• There is another minor disadvantage to toothed belt driven spin bike that some people may not appreciate and that is the extra noise caused by the teeth that run on the pulley. Although it is a bit louder than polly-V belt drive indoor bikes, it’s still more quiet than chain drive indoor bikes.


That wraps up our list of the different types of indoor cycling bike drives. Hopefully, you now see the benefits and drawbacks of each type that is available. One of the parts we feel we should mention is the different types of belt adjustment systems. It doesn’t necessarily fit with any particular drive but is important to the overall design of the systems. There are two different belt adjustment systems: “press down rollers” and “fixed axis”. Press-down rollers are the best type of belt tensioning system, as it’s similar to how car engine belts are adjusted. “Fixed axes” are common for outdoor bikes which is not an issue because they have lightweight wheels.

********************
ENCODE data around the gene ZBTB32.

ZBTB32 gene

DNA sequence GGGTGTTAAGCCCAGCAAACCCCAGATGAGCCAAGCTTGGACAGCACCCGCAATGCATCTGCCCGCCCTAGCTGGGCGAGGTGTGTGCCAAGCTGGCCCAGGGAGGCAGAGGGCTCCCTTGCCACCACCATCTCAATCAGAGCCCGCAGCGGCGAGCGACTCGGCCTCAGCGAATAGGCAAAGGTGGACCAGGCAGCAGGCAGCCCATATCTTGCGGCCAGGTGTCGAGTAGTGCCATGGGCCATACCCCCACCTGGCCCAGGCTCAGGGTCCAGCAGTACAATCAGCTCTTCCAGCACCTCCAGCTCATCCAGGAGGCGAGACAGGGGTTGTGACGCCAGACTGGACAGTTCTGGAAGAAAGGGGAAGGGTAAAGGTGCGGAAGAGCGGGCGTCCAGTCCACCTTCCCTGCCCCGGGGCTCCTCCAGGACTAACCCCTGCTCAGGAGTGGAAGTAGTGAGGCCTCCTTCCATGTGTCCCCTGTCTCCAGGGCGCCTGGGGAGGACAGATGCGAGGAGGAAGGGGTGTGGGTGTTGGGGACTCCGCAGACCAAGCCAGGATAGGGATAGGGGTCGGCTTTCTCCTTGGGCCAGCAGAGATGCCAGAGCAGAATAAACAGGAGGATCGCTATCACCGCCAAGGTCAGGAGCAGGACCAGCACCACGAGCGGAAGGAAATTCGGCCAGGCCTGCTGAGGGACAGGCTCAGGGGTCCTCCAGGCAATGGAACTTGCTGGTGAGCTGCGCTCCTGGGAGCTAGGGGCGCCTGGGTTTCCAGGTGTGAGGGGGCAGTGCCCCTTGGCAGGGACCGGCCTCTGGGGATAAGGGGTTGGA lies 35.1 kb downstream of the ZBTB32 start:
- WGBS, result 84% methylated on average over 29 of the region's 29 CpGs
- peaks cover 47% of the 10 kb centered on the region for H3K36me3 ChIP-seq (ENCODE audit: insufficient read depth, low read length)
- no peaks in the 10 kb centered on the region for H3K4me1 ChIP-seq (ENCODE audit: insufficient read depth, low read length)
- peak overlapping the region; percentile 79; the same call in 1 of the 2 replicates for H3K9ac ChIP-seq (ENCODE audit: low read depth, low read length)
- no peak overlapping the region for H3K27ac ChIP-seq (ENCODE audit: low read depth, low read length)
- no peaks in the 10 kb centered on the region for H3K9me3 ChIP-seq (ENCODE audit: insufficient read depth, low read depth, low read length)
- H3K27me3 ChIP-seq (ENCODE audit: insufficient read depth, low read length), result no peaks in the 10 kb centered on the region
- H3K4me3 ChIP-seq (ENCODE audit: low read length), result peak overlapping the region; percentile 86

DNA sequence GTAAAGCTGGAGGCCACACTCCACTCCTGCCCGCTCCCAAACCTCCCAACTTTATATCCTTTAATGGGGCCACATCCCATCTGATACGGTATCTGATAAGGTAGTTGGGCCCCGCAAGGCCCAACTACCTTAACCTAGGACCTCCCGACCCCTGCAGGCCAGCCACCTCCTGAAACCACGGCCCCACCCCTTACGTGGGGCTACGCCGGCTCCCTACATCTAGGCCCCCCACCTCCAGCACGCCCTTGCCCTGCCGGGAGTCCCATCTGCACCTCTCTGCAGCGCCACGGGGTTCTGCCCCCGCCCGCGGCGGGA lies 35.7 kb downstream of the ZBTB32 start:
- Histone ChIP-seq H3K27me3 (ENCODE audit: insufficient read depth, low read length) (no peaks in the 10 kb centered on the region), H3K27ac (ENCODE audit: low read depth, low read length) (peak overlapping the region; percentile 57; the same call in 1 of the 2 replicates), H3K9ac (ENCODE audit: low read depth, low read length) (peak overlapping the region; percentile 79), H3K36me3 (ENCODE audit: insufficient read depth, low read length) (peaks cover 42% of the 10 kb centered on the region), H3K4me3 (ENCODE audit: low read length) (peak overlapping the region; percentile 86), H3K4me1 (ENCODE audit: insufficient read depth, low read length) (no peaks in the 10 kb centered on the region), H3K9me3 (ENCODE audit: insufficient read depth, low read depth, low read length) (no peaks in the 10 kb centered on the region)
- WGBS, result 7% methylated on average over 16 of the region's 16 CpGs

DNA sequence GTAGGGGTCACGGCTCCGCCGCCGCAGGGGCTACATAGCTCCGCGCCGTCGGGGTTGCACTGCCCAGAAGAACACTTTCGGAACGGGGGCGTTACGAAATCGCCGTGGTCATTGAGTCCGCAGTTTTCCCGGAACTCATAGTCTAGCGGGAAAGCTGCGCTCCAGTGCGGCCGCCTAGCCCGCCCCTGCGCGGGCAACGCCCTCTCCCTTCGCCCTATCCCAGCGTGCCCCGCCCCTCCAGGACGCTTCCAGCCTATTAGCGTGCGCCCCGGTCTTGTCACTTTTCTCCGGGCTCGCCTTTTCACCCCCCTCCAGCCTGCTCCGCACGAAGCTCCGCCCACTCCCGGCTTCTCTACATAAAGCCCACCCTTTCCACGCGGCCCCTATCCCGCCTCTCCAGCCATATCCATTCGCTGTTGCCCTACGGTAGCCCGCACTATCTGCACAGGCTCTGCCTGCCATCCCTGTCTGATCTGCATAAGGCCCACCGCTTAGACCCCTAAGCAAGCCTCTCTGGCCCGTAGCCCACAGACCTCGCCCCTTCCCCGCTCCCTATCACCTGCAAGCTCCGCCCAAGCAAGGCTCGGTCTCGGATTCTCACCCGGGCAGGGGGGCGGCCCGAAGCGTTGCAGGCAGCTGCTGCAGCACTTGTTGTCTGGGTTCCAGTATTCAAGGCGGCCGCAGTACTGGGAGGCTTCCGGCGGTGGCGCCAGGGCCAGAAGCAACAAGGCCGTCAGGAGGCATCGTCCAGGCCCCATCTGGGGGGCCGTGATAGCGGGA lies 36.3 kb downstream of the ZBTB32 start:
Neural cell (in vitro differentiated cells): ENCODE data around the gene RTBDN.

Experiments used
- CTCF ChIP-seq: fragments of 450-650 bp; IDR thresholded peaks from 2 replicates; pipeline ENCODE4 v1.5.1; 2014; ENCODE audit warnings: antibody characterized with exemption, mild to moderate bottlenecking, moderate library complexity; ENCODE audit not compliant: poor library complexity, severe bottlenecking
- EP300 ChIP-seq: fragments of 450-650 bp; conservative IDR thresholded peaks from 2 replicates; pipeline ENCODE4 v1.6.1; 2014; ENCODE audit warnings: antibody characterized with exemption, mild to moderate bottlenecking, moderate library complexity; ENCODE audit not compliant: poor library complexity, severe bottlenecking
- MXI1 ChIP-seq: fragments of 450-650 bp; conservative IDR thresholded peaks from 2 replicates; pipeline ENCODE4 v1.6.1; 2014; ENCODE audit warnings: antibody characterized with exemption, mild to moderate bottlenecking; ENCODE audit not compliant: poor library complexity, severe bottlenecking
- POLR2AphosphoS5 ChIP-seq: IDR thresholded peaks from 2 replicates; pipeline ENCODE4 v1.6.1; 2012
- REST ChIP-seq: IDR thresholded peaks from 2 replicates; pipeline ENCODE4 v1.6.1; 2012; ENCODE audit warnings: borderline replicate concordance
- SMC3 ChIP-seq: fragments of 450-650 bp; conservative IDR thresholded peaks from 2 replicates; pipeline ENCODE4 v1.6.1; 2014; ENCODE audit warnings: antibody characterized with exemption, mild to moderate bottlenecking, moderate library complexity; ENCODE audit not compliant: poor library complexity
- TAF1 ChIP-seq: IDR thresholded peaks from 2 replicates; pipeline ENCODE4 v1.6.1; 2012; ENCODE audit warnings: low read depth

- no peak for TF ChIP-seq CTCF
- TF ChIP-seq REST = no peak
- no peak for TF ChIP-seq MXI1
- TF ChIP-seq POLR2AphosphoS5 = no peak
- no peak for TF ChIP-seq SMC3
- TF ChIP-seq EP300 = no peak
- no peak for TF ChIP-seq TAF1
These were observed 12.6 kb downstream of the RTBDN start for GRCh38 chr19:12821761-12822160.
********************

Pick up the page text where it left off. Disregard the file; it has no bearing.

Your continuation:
So next time you are looking to invest in one of these excellent pieces of at-home exercise equipment, make sure you investigate what sort of drive system the spin bike comes with. It could make all the difference between having a long-lasting belt drive or having a chain drive that feels natural but needs frequent spin bike maintenance checks to make sure that it works properly.


Hi there, I'm Sayed Hamed Hosseiny, the founder and one of the authors at (YEB). I am a former indoor cycling instructor and personal trainer with nearly 20 years of experience. With a passion for indoor cycling, I have spent years designing cycling parts, repairing, and importing exercise bikes. All the articles, tips, guides, reviews, and comparisons on (YEB) reflect my personal opinion and expertise in the field. I'm excited to share my knowledge with fellow exercise bike enthusiasts and help people find reliable indoor cycling information and the best exercise bike for their needs. If you have any questions or suggestion, you can contact me at